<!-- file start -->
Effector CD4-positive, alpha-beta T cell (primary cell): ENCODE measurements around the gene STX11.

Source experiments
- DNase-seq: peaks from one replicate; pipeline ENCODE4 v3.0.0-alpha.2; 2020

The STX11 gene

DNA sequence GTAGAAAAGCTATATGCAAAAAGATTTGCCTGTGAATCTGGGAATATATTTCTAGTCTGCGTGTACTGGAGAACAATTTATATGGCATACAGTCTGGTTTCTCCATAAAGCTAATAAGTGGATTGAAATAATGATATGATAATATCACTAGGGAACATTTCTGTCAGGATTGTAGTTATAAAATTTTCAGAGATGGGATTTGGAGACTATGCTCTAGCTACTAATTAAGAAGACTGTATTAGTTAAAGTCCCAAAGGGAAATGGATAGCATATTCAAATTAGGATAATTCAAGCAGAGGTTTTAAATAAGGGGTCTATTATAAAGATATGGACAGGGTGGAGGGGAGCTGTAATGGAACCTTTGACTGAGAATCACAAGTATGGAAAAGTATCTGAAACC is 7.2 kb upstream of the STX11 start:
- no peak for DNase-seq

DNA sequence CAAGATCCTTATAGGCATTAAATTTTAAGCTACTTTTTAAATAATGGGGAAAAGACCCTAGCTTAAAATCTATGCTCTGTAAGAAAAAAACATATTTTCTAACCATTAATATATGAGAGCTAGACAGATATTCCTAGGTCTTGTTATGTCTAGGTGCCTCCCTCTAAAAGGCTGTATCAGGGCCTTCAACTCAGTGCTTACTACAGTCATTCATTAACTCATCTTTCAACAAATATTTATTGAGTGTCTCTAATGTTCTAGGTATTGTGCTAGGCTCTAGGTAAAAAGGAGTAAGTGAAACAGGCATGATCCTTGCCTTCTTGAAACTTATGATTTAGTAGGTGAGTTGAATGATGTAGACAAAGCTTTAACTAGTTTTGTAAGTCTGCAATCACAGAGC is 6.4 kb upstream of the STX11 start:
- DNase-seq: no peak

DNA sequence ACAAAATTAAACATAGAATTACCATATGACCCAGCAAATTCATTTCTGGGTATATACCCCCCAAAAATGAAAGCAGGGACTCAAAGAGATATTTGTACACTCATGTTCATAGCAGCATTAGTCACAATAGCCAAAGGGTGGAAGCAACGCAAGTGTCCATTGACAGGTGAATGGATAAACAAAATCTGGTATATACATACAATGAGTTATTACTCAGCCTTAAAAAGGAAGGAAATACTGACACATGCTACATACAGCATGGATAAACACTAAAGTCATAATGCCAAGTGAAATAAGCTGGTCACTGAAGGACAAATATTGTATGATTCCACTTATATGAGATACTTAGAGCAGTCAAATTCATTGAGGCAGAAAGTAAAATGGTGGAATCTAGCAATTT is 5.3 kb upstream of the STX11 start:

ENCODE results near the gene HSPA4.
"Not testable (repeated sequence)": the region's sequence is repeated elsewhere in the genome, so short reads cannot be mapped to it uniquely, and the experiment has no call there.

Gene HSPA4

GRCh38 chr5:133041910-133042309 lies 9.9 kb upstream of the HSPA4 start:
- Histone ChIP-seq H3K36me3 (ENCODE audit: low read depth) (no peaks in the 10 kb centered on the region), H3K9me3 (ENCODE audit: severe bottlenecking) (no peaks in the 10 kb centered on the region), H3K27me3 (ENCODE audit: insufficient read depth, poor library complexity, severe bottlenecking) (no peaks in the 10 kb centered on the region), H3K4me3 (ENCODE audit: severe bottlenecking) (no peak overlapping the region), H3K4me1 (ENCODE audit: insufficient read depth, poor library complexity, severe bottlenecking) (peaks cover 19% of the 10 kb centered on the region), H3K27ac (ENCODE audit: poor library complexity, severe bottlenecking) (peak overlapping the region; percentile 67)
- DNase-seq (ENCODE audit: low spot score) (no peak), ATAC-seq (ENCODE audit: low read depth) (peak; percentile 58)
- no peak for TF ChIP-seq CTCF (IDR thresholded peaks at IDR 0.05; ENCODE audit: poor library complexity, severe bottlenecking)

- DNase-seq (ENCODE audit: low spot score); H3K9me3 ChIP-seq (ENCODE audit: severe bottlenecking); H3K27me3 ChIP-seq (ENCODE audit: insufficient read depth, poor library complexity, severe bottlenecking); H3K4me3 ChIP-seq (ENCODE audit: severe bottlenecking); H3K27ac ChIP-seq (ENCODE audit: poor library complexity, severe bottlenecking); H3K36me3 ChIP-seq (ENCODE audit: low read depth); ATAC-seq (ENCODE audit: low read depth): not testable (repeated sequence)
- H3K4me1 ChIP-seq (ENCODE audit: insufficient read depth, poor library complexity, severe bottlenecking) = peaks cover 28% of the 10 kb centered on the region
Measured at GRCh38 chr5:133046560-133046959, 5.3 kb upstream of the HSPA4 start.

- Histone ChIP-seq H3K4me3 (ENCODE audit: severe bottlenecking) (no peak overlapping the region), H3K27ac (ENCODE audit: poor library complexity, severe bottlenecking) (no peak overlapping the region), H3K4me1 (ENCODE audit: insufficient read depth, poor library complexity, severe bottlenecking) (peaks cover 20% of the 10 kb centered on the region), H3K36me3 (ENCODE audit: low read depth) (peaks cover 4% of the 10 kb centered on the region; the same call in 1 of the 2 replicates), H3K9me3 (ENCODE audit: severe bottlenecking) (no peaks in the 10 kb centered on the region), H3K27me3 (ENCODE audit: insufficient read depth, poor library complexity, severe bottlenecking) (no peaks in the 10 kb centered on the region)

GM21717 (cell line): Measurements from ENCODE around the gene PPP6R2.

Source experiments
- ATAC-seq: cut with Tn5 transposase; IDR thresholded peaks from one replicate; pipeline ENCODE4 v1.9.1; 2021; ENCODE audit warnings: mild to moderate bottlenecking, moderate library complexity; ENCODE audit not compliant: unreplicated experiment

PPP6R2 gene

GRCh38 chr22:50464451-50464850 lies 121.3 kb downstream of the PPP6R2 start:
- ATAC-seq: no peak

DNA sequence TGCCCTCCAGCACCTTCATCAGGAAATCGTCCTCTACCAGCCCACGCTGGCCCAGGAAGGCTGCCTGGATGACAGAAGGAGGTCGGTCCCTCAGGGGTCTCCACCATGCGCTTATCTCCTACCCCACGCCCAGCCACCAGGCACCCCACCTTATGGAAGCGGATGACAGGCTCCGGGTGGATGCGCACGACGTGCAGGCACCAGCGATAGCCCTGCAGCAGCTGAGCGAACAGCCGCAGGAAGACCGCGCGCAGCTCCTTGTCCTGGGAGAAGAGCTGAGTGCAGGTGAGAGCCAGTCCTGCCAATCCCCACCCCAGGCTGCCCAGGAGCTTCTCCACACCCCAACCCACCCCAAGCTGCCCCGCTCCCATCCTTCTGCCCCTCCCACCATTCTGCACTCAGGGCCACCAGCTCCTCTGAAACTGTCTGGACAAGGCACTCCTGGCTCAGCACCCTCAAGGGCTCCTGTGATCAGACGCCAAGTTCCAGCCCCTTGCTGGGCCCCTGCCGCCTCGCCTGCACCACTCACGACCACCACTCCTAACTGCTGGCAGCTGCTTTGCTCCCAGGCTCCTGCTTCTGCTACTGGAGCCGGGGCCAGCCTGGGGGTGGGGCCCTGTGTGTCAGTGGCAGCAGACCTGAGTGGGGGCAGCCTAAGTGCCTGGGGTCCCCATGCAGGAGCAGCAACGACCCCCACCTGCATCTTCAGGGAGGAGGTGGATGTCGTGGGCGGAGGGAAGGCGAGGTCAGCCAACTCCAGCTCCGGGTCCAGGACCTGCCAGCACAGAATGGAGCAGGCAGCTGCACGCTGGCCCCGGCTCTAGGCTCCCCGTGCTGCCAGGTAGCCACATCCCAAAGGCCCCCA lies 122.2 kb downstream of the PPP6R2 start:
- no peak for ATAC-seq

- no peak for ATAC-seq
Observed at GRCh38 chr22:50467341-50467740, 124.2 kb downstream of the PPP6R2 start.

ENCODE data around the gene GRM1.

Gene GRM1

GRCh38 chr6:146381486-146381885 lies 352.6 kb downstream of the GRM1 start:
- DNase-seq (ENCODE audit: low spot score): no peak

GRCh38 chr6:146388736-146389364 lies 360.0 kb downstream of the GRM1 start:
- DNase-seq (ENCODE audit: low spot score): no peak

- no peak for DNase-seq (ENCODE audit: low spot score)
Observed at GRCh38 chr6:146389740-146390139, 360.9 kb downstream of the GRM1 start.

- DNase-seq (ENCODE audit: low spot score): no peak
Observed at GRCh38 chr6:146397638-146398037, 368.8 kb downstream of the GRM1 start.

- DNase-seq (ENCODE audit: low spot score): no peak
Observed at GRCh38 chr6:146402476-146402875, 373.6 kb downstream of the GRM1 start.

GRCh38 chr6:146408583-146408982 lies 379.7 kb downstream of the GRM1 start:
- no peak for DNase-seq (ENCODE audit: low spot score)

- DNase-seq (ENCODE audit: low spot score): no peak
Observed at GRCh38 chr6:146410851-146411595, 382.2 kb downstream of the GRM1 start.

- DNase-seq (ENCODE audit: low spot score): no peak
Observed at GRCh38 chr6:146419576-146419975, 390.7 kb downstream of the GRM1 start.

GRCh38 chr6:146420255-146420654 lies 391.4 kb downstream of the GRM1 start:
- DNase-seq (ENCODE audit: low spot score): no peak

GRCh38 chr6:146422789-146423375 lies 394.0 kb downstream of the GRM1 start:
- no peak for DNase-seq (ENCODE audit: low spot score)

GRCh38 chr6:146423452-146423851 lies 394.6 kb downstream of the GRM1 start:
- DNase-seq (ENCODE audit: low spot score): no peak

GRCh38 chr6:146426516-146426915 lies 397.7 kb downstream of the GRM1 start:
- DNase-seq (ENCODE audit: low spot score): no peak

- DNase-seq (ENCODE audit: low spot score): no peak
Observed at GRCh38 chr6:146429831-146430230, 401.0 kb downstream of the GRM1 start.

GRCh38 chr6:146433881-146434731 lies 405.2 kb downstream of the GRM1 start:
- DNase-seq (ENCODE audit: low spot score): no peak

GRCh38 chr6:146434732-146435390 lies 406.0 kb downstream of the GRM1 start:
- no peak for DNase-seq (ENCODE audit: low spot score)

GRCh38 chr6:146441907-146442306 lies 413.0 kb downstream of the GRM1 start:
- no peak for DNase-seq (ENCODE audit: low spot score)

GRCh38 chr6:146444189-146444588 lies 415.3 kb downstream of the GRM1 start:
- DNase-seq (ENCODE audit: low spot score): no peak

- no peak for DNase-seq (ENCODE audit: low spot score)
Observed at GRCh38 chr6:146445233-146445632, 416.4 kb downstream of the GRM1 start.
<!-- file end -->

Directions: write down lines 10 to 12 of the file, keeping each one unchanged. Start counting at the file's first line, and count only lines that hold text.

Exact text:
ENCODE results near the gene HSPA4.
"Not testable (repeated sequence)": the region's sequence is repeated elsewhere in the genome, so short reads cannot be mapped to it uniquely, and the experiment has no call there.

Gene HSPA4